To examine whether UE of the GATA-1 gene (17) actually fulfills the criteria for an enhancer, we fused the 1.3-kbp UE fragment to the simian virus 40 (SV40) promoter and LUC gene. This reporter construct was transfected into K562 cells. The addition of the UE fragment stimulated expression from this reporter 16-fold (data not shown). When UE was tested in the opposite orientation from that of the normal gene, it activated LUC reporter gene expression eightfold. Thus, UE can enhance reporter gene transcription from a heterologous promoter regardless of orientation and distance, satisfying the classical criteria for an enhancer; it is subsequently referred to as G1HE (see above).
To examine whether G1HE also functions as an enhancer in vivo after integration into chromatin, we used a transgenic “blue” mouse system with the lacZ reporter gene. We previously detected G1HE activity by comparing transgenic mouse lines carrying the IE3.9intLacZ construct with lines containing IE2.6intLacZ, which lacks G1HE (17). Whereas erythroid cell-specific expression of the reporter was reproduced in the former mice, there was no significant blue staining in E8.5 yolk sac cells or E12.5 fetal liver cells of the latter transgenic mouse embryos. Since making a large number of transgenic mouse lines was technically not feasible, we examined transgenic founder mice (F0 or G0 for generation 0) to analyze lacZ reporter gene expression during primitive-stage hematopoiesis in the yolk sac. The yolk sacs of mouse embryos at E8.5 or E9.5 were stained directly with X-Gal. A typical whole-mount staining pattern of IE3.9intLacZ at E8.5 is shown in Fig. Fig.11 (17). Intense blue staining was seen in the transgenic-mouse yolk sacs (Fig. (Fig.1A1A and data not shown), whereas normal yolk sacs and embryos contained essentially no positively stained cells under these assay conditions (Fig. (Fig.1B).1B). Only embryos with more than 10 blue-stained blood islands in the yolk sac were scored positive.
In the IE3.9intLacZ transgenic F0 embryos, six of nine yolk sacs were positive (Fig. (Fig.2A).2A). Position effects due to the integration site are commonly observed in transgenic-mouse analyses and are probably responsible for the three negative cases. This result is in agreement with our previous transgenic-mouse analysis (see above). When G1HE was moved 2 kbp 5′ of the original position, two of nine yolk sacs still stained positively (Fig. (Fig.2A).2A). Similarly, six out of six yolk sacs were positive when G1HE was moved 500 bp closer to the reporter gene. While the magnitude of the stimulation varies, G1HE can obviously activate transcription from multiple locations. The position independence of G1HE clearly indicated that this element itself is sufficient for enhancer activity.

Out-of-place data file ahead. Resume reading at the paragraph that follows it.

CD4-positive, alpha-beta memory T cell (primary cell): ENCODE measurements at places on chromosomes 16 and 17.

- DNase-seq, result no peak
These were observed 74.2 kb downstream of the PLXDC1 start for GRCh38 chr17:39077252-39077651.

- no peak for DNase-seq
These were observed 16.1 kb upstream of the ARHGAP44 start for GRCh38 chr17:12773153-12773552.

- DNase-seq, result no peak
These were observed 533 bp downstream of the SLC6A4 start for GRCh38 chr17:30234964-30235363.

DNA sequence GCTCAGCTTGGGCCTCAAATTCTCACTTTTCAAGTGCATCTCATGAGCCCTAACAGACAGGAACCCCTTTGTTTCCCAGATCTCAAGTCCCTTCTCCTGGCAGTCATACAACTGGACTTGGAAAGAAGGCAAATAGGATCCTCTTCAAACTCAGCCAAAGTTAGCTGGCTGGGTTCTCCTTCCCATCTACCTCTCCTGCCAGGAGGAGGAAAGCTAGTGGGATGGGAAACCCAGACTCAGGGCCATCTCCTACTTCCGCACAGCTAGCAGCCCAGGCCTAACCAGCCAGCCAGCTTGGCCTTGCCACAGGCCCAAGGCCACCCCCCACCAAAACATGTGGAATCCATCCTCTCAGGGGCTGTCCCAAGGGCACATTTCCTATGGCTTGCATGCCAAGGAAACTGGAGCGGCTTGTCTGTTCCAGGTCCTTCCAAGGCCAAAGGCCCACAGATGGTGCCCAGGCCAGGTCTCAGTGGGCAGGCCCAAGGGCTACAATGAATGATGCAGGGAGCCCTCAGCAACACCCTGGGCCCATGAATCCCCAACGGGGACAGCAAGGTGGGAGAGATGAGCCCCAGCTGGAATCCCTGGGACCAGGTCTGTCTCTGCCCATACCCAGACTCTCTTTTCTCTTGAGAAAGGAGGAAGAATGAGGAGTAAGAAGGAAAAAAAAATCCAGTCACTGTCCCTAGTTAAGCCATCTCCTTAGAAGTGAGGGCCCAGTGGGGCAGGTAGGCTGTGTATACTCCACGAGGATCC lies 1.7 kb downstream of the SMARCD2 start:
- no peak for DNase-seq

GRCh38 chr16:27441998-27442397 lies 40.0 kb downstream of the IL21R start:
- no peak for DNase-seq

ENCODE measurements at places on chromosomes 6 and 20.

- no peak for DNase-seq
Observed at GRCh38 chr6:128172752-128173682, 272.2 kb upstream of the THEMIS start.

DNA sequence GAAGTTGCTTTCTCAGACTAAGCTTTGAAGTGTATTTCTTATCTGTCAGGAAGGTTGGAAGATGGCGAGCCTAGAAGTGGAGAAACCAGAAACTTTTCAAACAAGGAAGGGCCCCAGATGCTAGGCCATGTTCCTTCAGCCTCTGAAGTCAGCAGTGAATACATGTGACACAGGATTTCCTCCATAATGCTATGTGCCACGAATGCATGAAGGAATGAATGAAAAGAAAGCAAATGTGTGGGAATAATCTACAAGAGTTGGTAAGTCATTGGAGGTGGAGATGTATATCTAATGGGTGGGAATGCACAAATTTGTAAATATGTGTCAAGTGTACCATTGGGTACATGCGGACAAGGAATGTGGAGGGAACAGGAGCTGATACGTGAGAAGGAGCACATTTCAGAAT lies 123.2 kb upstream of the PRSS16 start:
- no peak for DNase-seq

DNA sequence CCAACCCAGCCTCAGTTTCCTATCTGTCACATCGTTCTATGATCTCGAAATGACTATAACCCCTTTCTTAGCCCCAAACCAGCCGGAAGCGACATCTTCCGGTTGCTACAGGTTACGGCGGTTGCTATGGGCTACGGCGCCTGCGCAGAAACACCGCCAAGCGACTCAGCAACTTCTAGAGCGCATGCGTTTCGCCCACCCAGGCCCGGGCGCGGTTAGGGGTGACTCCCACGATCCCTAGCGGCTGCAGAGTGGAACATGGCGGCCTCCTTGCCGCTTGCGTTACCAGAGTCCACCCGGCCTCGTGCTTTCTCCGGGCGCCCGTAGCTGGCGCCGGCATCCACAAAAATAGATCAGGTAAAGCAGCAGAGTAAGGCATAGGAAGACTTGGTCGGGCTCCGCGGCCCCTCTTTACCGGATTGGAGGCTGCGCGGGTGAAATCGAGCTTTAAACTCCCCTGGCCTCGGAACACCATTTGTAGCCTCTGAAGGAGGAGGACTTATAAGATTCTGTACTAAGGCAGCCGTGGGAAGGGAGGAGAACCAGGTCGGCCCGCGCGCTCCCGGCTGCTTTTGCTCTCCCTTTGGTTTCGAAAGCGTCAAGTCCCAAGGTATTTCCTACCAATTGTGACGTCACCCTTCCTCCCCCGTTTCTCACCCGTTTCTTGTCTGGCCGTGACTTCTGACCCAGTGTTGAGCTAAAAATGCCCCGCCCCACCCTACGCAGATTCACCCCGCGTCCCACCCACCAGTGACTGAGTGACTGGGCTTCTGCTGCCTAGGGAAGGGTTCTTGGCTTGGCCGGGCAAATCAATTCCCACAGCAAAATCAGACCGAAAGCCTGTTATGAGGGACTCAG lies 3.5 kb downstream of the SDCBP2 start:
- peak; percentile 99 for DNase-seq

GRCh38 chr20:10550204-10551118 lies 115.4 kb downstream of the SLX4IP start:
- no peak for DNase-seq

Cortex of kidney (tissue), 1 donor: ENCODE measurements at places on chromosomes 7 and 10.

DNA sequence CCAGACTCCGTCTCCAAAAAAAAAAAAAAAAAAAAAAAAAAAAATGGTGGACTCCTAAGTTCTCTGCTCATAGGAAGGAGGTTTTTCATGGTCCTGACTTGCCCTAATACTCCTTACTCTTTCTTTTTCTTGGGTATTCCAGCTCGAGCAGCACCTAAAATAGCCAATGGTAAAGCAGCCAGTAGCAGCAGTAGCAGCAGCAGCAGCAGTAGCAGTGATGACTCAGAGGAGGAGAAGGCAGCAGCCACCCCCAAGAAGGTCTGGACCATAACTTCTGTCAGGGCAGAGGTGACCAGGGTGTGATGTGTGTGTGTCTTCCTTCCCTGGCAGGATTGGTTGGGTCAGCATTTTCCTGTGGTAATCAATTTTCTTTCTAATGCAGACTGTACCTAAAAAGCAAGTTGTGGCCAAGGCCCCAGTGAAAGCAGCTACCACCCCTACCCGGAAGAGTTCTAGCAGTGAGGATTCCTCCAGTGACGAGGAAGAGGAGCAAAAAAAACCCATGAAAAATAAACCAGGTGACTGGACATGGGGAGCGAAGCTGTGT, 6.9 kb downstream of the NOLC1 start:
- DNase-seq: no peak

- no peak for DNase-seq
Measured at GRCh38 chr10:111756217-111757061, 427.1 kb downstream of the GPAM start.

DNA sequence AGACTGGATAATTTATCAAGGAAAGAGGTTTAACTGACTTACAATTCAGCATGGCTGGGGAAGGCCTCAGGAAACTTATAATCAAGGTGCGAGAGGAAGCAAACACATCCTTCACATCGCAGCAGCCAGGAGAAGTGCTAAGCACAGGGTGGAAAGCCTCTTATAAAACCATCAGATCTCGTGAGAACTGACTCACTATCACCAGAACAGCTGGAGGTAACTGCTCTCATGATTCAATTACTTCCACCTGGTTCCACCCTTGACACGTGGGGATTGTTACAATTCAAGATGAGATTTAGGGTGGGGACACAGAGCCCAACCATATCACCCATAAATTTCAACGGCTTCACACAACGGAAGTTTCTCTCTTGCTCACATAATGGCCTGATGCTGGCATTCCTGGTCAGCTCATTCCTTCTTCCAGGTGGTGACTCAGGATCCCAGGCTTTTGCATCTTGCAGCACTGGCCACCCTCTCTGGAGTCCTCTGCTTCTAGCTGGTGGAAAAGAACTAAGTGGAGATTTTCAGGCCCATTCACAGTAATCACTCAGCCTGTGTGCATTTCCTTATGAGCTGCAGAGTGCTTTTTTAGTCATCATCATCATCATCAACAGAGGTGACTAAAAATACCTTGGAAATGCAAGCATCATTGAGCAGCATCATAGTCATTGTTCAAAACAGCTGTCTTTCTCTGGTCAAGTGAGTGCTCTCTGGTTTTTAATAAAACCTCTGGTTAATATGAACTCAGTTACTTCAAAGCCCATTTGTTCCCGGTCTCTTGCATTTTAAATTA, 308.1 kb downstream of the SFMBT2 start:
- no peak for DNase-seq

We then tested a construct in which G1HE was inverted. In contrast to results obtained with the parent IE3.9intLacZ, no positively stained yolk sacs were observed with this construct in a total of eight samples (Fig. (Fig.2A).2A). This indicates that G1HE works in vivo in an orientation-dependent manner. In addition, the G1HE fragment (normal orientation) failed to activate transcription from the SV40 or thymidine kinase promoters, since no positively stained yolk sacs were observed. Since G1HE is able to activate SV40 promoter in K562 cells, the transgenic-mouse assay detects a fundamentally different gene regulatory activity from that detected by the transient-transfection assay. The mice carrying the thymidine kinase promoter construct showed ectopic blue staining at high frequency (13 of 16 [81.3%]). However, the staining patterns differed among embryos, and the blood islands remained completely unstained. For instance, one F0 embryo showed rhombomere staining but no yolk sac blood cell staining (Fig. (Fig.2B)2B) (see Discussion). We conclude that these signals were all ectopic. Thus, G1HE is not sufficient to confer tissue specificity on the GATA-1 gene in vivo, but additional regulatory sequences are necessary. The orientation dependence and promoter selectivity of G1HE were observed only in transgenic mice, not in transient-transfection analyses.
The 1,174-bp nucleotide sequence of G1HE is shown in Fig. Fig.3,3, and potential transcription factor binding sites are underlined. We have numbered the first nucleotide of the BamHI site +1, and this is the 5′ end of the fragment. This sequence has been deposited in DDBJ/GenBank Database under accession no. AB000965 and agrees in general with the partial sequence reported by Ronchi et al. (21). The differences between the two sequences probably reflect variation of mouse strains.